Mr. Swayne: To ask the Secretary of State for Defence on how many occasions the Army used (a) civilian contractors and (b) the Omani armed forces for the purpose of transporting tanks in connection with exercise Swift Sword II. 
Saif Sareea was a combined UK/Omani exercise, designed to practice and improve the interoperability of each nations' armed forces. Working closely together with the Omanis was therefore, by design, a major feature of the exercise. A total of 30 tanks and other heavy armoured vehicles were transported by the Omanis to facilitate their recovery from the exercise area to the port of departure from Oman.
Mr. Ingram: Thirty tank transporters were deployed on exercise Saif Sareea. The harsh desert environment and high tempo of activity during the exercise made this a very demanding test. Inevitably, routine maintenance and servicing led to occasional periods of non-availability of individual tank transporters. Overall, however, their average availability during the exercise was in excess of 85 per cent.
Given the known limitations of the current fleet of tank transporters and the testing conditions in which the exercise was conducted, this was an entirely satisfactory figure. Notwithstanding, we are now in the final states of negotiations for a replacement and are confident that this will be in service by late 2003.
Mr. Francois: To ask the Secretary of State for Defence, pursuant to his answer of 5 November 2001 to the hon. Member for Coventry, South (Mr. Cunningham), Official Report, column 26W, on the Suez campaign, what recent discussions he has had with ex-servicemen's organisations on the question of awarding a medal for service in the Canal Zone in the early 1950s.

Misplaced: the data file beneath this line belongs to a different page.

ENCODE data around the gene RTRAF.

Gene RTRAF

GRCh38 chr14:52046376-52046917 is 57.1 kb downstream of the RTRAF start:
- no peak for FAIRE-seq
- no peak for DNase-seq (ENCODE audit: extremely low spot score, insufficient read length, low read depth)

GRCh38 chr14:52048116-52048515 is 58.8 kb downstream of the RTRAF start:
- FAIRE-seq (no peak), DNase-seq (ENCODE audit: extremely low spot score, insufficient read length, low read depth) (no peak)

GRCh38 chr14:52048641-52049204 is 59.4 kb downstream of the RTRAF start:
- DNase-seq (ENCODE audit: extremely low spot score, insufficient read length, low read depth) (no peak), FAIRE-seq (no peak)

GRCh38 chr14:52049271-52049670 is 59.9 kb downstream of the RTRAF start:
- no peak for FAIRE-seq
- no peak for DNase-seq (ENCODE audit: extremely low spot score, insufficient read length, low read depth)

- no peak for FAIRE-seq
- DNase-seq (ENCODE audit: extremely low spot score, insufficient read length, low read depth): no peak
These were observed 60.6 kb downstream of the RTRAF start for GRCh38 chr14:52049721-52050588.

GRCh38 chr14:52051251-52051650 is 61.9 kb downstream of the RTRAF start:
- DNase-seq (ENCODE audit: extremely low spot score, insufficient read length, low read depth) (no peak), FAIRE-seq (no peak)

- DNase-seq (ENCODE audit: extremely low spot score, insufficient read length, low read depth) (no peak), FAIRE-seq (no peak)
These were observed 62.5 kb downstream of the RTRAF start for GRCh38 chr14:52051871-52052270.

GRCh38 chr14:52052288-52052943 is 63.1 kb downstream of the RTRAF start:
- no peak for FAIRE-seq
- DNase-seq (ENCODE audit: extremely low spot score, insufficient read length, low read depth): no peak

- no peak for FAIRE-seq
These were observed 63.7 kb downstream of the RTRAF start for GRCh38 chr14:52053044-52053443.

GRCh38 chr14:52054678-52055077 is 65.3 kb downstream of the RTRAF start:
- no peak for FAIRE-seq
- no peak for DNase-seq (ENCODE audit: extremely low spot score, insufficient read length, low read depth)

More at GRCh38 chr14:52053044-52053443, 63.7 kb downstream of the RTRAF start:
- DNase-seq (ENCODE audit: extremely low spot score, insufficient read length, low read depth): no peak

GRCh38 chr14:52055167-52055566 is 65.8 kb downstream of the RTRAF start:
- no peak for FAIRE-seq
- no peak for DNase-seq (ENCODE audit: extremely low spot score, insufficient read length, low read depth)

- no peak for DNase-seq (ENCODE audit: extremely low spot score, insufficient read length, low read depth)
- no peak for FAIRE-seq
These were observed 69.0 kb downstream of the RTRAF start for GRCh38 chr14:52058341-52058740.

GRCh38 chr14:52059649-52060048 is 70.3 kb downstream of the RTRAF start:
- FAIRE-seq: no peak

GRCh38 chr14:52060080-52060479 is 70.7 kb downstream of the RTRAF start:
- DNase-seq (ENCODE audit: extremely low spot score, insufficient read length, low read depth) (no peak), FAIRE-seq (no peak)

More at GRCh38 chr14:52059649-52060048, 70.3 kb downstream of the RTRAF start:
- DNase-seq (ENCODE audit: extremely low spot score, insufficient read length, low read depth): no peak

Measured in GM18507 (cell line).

Dr. Moonie: The Ministry of Defence has not had any recent discussions with ex-servicemen's organisations about the retrospective institution of a new campaign medal to mark service in the Canal Zone during the early 1950s.
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Dr. Moonie: Public Bodies 2000 sets out information on Non Departmental Public Bodies (NDPBs), certain public corporations (including nationalised industries) and NHS bodies. There are four types of NDPB: executive NDPBs; advisory NDPBs; tribunal NDPBs; and boards of visitors to penal establishments. The next edition will be published around the end of the year. Information about taskforces, annual reports and ad hoc advisory groups is set out in an annual report published by the Cabinet Office. Copies of Public Bodies 2000 are in the Library of the House and may be accessed via Cabinet Office's website: http://www.official-documents.co.uk/document/ caboff/pb00/pb00.htm. Copies of the annual report on taskforces and similar bodies have also been placed in the Library of the House and the report is being made available on Cabinet Office's website.
Independent Panel on Vaccines Interaction Research
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Two "ethnics" committees (to provide oversight of defence research)
The Historic Buildings Advisory Group.